New design could also make conventional 2-D video higher in resolution and contrast.
Over the past three years, researchers in the Camera Culture group at the MIT Media Lab have steadily refined a design for a glasses-free, multiperspective, 3-D video screen, which they hope could provide a cheaper, more practical alternative to holographic video in the short term.
Now they’ve designed a projector that exploits the same technology, which they’ll unveil at this year’s Siggraph, the major conference in computer graphics. The projector can also improve the resolution and contrast of conventional video, which could make it an attractive transitional technology as content producers gradually learn to harness the potential of multiperspective 3-D.
Multiperspective 3-D differs from the stereoscopic 3-D now common in movie theaters in that the depicted objects disclose new perspectives as the viewer moves about them, just as real objects would. This means it might have applications in areas like collaborative design and medical imaging, as well as entertainment.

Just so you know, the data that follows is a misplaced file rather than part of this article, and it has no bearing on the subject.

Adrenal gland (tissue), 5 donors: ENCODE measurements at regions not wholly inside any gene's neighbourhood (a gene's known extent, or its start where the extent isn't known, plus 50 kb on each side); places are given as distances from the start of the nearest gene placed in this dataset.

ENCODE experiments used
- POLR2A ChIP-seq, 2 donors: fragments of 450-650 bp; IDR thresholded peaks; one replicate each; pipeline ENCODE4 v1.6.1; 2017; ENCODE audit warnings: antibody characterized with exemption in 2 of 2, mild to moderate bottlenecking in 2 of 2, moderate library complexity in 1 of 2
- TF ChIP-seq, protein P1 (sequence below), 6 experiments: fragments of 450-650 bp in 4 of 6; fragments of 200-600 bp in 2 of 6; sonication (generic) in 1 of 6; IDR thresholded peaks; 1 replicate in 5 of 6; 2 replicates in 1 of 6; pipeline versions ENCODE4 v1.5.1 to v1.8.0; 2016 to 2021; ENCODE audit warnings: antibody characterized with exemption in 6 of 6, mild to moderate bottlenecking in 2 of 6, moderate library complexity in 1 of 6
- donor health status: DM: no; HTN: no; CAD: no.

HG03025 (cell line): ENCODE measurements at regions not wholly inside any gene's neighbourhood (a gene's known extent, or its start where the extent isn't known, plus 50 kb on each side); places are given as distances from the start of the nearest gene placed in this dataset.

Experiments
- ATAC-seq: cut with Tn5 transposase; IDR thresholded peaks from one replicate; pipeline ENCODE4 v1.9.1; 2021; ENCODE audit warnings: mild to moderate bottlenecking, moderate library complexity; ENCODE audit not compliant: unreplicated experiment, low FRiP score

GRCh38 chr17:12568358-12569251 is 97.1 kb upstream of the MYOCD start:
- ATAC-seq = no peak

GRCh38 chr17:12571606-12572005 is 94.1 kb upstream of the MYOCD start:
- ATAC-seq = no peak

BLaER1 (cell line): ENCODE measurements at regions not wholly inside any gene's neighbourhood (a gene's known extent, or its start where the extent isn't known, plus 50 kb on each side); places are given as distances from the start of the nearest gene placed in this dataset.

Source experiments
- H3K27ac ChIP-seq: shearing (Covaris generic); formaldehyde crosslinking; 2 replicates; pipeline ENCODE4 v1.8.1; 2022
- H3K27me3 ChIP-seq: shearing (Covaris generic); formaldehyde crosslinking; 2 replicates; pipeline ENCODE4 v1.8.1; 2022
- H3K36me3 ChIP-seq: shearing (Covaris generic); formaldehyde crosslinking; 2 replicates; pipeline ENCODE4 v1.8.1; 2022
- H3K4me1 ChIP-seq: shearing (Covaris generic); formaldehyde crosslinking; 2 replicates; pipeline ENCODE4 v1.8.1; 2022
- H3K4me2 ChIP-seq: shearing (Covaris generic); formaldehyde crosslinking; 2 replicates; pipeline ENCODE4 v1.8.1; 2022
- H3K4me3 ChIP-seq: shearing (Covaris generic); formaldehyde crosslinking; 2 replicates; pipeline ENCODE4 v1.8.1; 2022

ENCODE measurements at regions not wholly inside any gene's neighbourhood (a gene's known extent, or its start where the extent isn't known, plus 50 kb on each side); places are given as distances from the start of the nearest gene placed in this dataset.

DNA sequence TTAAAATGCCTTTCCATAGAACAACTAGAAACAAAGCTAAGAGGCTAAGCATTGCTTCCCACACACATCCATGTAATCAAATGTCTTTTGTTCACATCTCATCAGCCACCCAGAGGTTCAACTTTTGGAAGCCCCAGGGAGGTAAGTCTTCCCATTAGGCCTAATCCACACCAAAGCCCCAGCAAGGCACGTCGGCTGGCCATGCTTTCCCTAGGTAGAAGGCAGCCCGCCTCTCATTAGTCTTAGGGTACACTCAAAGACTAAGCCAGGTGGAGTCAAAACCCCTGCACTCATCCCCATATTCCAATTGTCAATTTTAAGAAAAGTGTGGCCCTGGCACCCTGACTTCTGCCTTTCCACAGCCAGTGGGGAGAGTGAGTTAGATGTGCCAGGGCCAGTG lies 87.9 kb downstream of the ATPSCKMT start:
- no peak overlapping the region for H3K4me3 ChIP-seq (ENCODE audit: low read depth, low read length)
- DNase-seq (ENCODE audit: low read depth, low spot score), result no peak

The MIT researchers — research scientist Gordon Wetzstein, graduate student Matthew Hirsch, and Ramesh Raskar, the NEC Career Development Associate Professor of Media Arts and Sciences and head of the Camera Culture group — built a prototype of their system using off-the-shelf components. The heart of the projector is a pair of liquid-crystal modulators — which are like tiny liquid-crystal displays (LCDs) — positioned between the light source and the lens. Patterns of light and dark on the first modulator effectively turn it into a bank of slightly angled light emitters — that is, light passing through it reaches the second modulator only at particular angles. The combinations of the patterns displayed by the two modulators thus ensure that the viewer will see slightly different images from different angles.
The researchers also built a prototype of a new type of screen that widens the angle from which their projector’s images can be viewed. The screen combines two lenticular lenses — the type of striated transparent sheets used to create crude 3-D effects in, say, old children’s books.